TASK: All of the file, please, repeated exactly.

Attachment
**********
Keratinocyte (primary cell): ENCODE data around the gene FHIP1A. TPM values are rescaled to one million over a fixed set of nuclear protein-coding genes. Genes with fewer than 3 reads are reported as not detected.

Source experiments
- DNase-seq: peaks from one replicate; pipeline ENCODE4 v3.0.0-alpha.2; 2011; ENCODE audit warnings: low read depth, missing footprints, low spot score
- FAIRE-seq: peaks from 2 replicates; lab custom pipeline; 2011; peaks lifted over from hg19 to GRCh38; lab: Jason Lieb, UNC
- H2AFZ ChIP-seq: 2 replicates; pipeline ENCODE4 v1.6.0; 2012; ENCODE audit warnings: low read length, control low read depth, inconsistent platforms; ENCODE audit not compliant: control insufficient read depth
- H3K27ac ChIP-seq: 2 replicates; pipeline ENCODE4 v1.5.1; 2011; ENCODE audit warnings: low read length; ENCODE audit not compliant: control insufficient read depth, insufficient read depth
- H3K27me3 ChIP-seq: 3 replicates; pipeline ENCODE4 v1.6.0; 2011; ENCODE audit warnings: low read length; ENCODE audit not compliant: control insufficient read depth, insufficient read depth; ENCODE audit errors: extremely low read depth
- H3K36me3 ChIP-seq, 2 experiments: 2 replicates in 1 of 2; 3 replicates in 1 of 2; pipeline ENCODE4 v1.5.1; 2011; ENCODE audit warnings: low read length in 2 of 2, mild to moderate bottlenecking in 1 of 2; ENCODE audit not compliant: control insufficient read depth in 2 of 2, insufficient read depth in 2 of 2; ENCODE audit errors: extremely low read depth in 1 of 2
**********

Keratinocyte (primary cell): ENCODE data around the gene FHIP1A. TPM values are rescaled to one million over a fixed set of nuclear protein-coding genes. Genes with fewer than 3 reads are reported as not detected.

Source experiments
- DNase-seq: peaks from one replicate; pipeline ENCODE4 v3.0.0-alpha.2; 2011; ENCODE audit warnings: low read depth, missing footprints, low spot score
- FAIRE-seq: peaks from 2 replicates; lab custom pipeline; 2011; peaks lifted over from hg19 to GRCh38; lab: Jason Lieb, UNC
- H2AFZ ChIP-seq: 2 replicates; pipeline ENCODE4 v1.6.0; 2012; ENCODE audit warnings: low read length, control low read depth, inconsistent platforms; ENCODE audit not compliant: control insufficient read depth
- H3K27ac ChIP-seq: 2 replicates; pipeline ENCODE4 v1.5.1; 2011; ENCODE audit warnings: low read length; ENCODE audit not compliant: control insufficient read depth, insufficient read depth
- H3K27me3 ChIP-seq: 3 replicates; pipeline ENCODE4 v1.6.0; 2011; ENCODE audit warnings: low read length; ENCODE audit not compliant: control insufficient read depth, insufficient read depth; ENCODE audit errors: extremely low read depth
- H3K36me3 ChIP-seq, 2 experiments: 2 replicates in 1 of 2; 3 replicates in 1 of 2; pipeline ENCODE4 v1.5.1; 2011; ENCODE audit warnings: low read length in 2 of 2, mild to moderate bottlenecking in 1 of 2; ENCODE audit not compliant: control insufficient read depth in 2 of 2, insufficient read depth in 2 of 2; ENCODE audit errors: extremely low read depth in 1 of 2